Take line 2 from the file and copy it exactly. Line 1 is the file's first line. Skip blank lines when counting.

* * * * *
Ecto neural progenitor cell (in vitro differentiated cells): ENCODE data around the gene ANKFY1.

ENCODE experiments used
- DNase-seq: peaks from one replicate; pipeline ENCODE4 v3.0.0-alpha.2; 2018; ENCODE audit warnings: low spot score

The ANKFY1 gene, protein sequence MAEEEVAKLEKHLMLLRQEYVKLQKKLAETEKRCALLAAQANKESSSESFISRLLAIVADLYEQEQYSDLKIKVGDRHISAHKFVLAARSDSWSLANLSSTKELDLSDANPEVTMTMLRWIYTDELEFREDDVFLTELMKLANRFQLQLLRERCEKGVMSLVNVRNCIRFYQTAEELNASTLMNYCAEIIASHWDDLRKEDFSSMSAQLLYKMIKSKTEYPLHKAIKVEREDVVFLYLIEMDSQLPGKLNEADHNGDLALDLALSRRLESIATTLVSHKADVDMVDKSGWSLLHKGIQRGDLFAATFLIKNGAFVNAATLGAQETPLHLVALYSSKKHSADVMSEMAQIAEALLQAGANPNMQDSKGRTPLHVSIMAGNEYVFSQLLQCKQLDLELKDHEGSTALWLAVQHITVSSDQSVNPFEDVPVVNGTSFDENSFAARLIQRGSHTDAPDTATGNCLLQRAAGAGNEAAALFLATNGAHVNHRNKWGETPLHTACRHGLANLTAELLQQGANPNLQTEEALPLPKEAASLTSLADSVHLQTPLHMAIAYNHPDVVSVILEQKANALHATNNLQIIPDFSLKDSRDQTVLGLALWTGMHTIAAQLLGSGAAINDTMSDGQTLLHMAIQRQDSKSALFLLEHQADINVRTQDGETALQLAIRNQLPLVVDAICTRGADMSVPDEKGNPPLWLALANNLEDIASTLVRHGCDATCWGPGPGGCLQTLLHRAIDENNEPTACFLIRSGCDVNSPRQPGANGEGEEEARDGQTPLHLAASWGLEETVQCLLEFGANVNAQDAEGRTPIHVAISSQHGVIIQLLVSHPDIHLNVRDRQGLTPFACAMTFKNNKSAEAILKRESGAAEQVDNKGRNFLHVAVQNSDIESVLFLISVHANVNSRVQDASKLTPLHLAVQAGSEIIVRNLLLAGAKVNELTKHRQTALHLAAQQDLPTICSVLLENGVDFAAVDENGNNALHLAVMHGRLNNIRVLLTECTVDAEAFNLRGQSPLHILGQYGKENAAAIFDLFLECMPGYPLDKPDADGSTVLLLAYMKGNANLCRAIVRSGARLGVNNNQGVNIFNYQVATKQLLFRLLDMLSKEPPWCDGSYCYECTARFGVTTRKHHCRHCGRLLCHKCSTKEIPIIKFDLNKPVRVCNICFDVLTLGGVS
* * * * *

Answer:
ENCODE experiments used